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The Kavanagh Sisters Posts

To Catch a Paedophile

I have watched many videos posted on Facebook where a trap is set for a sexual predator.  I am really torn as to how I feel about this and wonder if others feel the same.  Although as a victim of abuse for most of my childhood, I have more reasons than most to want these people caught and stopped in their tracks. I still feel uncomfortable with the way it is being done.

I do not doubt the intentions of the group setting the traps.  They are going above and beyond to protect children, but their methods are something I still struggle with.

What does it say about our justice system when ordinary parents can pin these predators down with a bit of effort and very little resources and, yet the Gardaí are unable to do the same.

As far as I am concerned it highlights the complete lack of will of the government to give sexual crimes the attention they deserve and tackle this issue which is widespread.

Appropriate Platform

I do agree that these incidents should be logged, videoed and handed over to police. I do not however, feel social media is an appropriate forum for this material.  To me it screams vigilantism and incites violence, it also doesn’t consider the impact this action has on the predator’s innocent family members.

In one of these videos the trapped predator was a 19-year-old boy and to be honest this broke my heart.  Although I don’t condone his behaviour, surely there must be a better way to deal with this.  The boy looked really troubled which although I know would go hand in hand with being caught, I read it deeper.  He looked genuinely confused.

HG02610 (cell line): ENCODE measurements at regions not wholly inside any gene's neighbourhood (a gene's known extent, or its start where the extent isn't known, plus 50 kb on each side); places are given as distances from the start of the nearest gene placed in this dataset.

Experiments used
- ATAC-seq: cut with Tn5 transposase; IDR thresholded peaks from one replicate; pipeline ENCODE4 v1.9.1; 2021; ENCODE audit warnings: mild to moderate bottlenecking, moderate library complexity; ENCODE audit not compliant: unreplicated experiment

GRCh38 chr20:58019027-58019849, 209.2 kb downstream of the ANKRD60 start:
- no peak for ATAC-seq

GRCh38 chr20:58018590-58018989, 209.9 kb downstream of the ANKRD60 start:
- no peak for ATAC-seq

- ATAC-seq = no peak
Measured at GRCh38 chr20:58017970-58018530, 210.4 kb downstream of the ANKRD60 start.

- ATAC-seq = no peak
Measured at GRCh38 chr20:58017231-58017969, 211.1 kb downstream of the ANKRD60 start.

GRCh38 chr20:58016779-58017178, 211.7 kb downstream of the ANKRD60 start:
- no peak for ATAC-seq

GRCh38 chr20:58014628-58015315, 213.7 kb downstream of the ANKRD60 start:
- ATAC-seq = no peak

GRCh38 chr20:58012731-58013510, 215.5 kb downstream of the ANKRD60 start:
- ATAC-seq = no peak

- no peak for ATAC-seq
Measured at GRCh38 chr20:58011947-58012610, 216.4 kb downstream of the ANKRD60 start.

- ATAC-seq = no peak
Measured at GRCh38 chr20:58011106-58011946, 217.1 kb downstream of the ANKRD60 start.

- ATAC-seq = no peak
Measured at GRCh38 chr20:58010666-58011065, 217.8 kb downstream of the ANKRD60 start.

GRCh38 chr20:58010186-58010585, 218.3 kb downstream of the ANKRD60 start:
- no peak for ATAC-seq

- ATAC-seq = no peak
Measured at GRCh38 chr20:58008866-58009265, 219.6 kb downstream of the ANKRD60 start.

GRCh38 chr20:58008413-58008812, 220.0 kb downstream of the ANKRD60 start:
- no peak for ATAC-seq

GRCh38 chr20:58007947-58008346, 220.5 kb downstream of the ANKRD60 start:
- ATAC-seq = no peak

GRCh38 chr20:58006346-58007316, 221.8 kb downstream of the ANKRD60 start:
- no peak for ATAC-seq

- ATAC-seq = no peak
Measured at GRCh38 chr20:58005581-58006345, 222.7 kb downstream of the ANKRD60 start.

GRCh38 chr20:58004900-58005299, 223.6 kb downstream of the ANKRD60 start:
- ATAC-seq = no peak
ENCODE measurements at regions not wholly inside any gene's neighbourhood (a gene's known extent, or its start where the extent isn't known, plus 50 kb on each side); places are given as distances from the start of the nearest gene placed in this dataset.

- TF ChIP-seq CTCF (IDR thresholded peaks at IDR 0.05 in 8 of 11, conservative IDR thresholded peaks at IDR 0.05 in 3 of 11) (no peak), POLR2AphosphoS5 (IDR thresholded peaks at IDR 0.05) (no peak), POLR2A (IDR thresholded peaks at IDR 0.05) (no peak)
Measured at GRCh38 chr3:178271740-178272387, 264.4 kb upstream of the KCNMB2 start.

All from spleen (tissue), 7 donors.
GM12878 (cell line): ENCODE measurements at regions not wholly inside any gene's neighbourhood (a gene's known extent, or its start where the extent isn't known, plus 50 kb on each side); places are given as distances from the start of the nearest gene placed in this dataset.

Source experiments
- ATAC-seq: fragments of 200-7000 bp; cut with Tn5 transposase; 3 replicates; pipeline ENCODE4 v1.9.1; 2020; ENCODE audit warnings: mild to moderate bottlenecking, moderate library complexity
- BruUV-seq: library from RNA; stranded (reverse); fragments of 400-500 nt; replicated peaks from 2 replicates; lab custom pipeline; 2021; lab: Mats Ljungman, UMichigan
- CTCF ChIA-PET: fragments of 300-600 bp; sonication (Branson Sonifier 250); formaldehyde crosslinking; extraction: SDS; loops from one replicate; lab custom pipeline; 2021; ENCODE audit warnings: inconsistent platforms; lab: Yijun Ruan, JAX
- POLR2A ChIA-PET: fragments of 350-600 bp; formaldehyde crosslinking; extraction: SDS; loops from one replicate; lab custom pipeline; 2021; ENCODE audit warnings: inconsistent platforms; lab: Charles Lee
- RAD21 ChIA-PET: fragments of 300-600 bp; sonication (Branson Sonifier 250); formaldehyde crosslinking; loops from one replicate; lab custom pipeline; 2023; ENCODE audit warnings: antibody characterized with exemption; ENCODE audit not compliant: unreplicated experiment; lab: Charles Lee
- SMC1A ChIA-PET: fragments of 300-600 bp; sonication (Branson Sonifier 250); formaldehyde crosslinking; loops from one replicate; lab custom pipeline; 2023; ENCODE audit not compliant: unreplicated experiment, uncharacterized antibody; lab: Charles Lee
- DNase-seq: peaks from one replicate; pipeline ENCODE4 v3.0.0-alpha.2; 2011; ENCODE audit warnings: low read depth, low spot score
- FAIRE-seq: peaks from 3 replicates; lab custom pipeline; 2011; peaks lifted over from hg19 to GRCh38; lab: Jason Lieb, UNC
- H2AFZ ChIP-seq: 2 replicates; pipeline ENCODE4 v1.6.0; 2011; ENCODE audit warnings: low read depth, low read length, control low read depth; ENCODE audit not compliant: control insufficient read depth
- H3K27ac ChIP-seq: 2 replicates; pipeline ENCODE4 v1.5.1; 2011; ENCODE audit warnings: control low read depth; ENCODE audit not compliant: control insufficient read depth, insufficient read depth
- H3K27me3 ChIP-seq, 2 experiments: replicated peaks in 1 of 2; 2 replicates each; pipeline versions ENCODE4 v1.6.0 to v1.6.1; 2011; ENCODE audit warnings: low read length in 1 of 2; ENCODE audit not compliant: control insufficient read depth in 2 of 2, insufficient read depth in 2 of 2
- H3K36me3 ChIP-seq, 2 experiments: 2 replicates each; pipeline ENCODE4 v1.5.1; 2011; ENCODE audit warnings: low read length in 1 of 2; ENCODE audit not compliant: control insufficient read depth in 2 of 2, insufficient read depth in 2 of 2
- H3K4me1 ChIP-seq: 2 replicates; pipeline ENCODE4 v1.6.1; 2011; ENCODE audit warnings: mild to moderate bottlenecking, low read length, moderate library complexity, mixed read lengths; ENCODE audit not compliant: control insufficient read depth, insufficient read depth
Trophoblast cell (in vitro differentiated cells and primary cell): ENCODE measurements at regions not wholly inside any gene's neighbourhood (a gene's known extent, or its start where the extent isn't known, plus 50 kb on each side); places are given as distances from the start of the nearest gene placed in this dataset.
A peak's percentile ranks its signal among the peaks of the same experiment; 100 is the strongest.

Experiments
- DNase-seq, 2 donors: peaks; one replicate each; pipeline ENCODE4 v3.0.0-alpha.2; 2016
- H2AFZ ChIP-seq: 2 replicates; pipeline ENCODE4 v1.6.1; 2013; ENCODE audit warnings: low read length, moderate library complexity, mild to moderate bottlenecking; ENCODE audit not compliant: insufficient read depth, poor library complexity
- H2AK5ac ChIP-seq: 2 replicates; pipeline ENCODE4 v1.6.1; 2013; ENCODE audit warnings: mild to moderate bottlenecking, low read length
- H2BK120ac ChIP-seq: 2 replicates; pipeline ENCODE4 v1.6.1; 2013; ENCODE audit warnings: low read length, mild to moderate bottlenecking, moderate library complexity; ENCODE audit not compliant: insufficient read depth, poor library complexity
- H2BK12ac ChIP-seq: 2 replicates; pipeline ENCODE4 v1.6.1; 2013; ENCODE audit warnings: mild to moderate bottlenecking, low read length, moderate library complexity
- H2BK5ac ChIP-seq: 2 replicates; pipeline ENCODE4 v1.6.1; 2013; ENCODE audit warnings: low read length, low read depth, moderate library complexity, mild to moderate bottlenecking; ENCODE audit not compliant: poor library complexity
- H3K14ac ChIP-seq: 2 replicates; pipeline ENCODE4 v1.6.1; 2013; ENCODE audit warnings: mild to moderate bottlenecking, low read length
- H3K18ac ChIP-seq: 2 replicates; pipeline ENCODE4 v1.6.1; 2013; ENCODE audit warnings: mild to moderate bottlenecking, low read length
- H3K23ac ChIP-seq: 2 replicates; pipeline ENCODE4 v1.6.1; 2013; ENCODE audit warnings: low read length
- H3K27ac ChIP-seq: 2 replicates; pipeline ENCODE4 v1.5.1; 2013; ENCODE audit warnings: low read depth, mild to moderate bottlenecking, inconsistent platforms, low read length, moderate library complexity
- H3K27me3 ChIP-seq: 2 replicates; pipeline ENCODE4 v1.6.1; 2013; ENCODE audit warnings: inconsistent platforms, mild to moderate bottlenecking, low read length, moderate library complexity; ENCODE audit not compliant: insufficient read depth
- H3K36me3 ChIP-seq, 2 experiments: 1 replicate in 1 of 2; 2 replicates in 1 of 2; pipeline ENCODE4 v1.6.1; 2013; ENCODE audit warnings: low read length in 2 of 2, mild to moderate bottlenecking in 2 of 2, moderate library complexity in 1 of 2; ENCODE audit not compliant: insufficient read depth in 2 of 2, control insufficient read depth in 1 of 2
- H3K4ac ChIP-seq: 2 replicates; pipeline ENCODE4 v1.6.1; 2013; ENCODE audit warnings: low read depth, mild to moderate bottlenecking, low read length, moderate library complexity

Being caught on social media is not an intervention it is a trap. If young predators are not treated correctly a lot more victims will appear before us in the future. Teenagers are already at a difficult stage in their development, if you add to that, confusion over their sexual identity they are most likely already psychologically on overload.   Because the entrapment being posted on social media this child has had all his prospects for any kind of future removed. He will be ridiculed possibly beaten or worse still, killed.  What are we creating? What is the benefit to society of destroying a child instead of reaching out and offering him some help.  It may very well be that we are creating bigger problems which will impact our society well into the future.

Young Offenders

The reality is that for several years there has been a spurt in the amount of young people responsible for sexual abuse.  This is frightening and what does it tell us about our systems of response to sexual abuse in this country.

Could it be that these young people are victims acting out? Or could they be continuing learned behaviour?  It is not right that we just wipe our hands of them? I know if it was my son I would go to the end of the earth to help him understand and change his behaviour.  Ignoring this issue will ensure that we will have to continue to deal with sexual abuse for generations. It is a fact that many adult perpetrators began sexually abusing when they were under the age of 18.  If we could have reached them then, god knows how much pain we could have stopped.

Young people who have never shared their pain are at risk of becoming lifelong predators. Can you remember those teenage years in your own life, the utter confusion that enshrouds you? Now imagine if you also had a sexual interest in younger children how would you express that and to who. It is very understandably a huge obstacle to reaching out to someone for help.